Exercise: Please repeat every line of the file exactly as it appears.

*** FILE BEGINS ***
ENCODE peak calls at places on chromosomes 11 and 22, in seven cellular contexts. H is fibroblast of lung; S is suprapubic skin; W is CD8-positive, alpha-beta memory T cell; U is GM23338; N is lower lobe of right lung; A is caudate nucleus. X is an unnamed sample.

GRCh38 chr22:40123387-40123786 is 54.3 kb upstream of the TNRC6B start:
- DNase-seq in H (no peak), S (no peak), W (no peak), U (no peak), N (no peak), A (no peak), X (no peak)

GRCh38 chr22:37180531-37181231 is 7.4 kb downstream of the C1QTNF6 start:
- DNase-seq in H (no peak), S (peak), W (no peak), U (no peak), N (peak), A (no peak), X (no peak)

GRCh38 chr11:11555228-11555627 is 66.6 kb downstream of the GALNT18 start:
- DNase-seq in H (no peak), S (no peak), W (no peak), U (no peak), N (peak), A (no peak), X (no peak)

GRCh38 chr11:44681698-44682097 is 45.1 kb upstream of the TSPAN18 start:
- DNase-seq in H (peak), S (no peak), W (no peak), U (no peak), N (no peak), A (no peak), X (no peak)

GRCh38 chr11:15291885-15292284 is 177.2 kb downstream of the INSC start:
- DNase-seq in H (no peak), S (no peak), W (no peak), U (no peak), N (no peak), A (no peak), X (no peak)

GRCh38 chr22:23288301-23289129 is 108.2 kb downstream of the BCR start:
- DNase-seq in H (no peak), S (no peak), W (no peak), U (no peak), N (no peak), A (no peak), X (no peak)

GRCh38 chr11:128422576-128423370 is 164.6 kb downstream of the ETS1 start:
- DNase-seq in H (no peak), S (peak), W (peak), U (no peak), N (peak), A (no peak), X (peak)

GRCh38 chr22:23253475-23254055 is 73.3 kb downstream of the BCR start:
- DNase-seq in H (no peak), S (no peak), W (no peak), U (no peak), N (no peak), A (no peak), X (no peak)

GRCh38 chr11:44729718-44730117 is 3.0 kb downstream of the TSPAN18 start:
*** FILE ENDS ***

ENCODE peak calls at places on chromosomes 11 and 22, in seven cellular contexts. H is fibroblast of lung; S is suprapubic skin; W is CD8-positive, alpha-beta memory T cell; U is GM23338; N is lower lobe of right lung; A is caudate nucleus. X is an unnamed sample.

GRCh38 chr22:40123387-40123786 is 54.3 kb upstream of the TNRC6B start:
- DNase-seq in H (no peak), S (no peak), W (no peak), U (no peak), N (no peak), A (no peak), X (no peak)

GRCh38 chr22:37180531-37181231 is 7.4 kb downstream of the C1QTNF6 start:
- DNase-seq in H (no peak), S (peak), W (no peak), U (no peak), N (peak), A (no peak), X (no peak)

GRCh38 chr11:11555228-11555627 is 66.6 kb downstream of the GALNT18 start:
- DNase-seq in H (no peak), S (no peak), W (no peak), U (no peak), N (peak), A (no peak), X (no peak)

GRCh38 chr11:44681698-44682097 is 45.1 kb upstream of the TSPAN18 start:
- DNase-seq in H (peak), S (no peak), W (no peak), U (no peak), N (no peak), A (no peak), X (no peak)

GRCh38 chr11:15291885-15292284 is 177.2 kb downstream of the INSC start:
- DNase-seq in H (no peak), S (no peak), W (no peak), U (no peak), N (no peak), A (no peak), X (no peak)

GRCh38 chr22:23288301-23289129 is 108.2 kb downstream of the BCR start:
- DNase-seq in H (no peak), S (no peak), W (no peak), U (no peak), N (no peak), A (no peak), X (no peak)

GRCh38 chr11:128422576-128423370 is 164.6 kb downstream of the ETS1 start:
- DNase-seq in H (no peak), S (peak), W (peak), U (no peak), N (peak), A (no peak), X (peak)

GRCh38 chr22:23253475-23254055 is 73.3 kb downstream of the BCR start:
- DNase-seq in H (no peak), S (no peak), W (no peak), U (no peak), N (no peak), A (no peak), X (no peak)

GRCh38 chr11:44729718-44730117 is 3.0 kb downstream of the TSPAN18 start: